Not to be confused with Isaac Asimov's "Three Laws of Robotics", I first heard of the so called "three laws or rules" of software development from my father who spent many years working at IBM. These so called laws simply represented a philosophy about how to get something accomplished as efficiently as possible for the least cost (not always in terms of cash either). When I read Code Complete by Steve McConnell he mentioned the "Buy-vs-Build Decision" that developers should consider as they design/develop an application. It might seem radical to buy a solution when you are focused on making something yourself.
I've personally kept these in mind when thinking about content for Revit and even AutoCAD/ADT/Microstation before that.
Law One - Borrow
Law Two - Buy
Law Three - Build
Law One - Borrow
I can hear the cynic saying, "you mean steal". I'm sure that has happened too often. However the idea of borrowing what has been shared made the early adopters of Revit very special to me. Their willingness to make something that took them several, many hours in some cases, and make it available to others was and remains refreshing, altruistic. Guys like Chris Yearick (Yman), Scott Brown (sbrown) and Chris Zoog (czoog) to name just a few, their AUGI usernames in ().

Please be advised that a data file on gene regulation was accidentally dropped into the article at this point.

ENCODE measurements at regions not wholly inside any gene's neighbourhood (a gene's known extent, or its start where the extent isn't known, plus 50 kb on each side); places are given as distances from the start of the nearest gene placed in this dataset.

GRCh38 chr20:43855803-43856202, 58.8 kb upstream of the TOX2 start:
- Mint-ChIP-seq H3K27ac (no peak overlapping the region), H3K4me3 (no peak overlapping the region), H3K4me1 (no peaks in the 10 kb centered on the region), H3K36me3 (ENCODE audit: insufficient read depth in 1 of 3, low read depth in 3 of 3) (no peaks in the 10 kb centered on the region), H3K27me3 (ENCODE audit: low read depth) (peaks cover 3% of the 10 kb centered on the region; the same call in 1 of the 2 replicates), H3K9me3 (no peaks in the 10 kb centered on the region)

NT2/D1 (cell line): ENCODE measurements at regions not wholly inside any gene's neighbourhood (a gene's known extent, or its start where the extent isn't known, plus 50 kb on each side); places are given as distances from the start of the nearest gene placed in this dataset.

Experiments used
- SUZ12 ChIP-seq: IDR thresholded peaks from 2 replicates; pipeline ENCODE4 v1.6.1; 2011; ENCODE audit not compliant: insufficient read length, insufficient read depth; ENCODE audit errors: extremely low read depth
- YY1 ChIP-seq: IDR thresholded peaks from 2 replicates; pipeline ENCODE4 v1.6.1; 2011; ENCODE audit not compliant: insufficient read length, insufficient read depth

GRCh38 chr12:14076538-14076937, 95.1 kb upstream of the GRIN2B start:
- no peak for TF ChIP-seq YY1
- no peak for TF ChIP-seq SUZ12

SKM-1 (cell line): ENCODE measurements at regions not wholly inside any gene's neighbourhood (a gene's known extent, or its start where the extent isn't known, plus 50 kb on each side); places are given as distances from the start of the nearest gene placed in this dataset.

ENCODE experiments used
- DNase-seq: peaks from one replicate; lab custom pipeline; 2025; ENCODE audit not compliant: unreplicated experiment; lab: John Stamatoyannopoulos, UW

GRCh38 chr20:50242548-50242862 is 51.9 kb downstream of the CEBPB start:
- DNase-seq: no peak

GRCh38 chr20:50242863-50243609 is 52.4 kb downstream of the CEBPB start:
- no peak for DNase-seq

Have you used the "All Windows" families found at Revit City? Chris Yearick (Living Places part of The Pilari Group) made those many years ago now and posted them freely at RUGIE (no longer in existence) and they found their way into the Revit City content as well as AUGI's Exchange and other places I'm sure.
Scott Brown (now with Beck Group) shared his office template as well as many standard office/product detail components and views which short circuited the time someone need to spend on their office template substantially.
Chris Zoog (now with HOK) started Zoogdesign and created a vibrant community resource for Revit discussion. It eventually merged into the Revit community forum at AUGI.
More recently an AUGI member known as CadKiller has made an ftp site available to share templates in the same spirit.
Law Two - Buy
There is something to be said for the education of making something yourself but if you can't perform billable work during that time it may not make economic sense to do it yourself. It may not make sense to have anyone in your employ do it either for the same reason. Worse yet all too often I find that a firm's different offices have made the same content themselves without realizing that someone in their own organization already made it or bought it. So communicating what is available is pretty important too...and another topic entirely.
Law Three - Make it yourself
Like I wrote above there is nothing quite like making something yourself for both satisfaction and reaching a fuller understanding of the Family Editor. At times this is the best solution or perhaps the only "affordable" way to get precisely what you want. Just be prepared to apply these same "laws" to how you acquire any knowledge you lack, maybe in a different order?
Here's to being "Law" Abiding!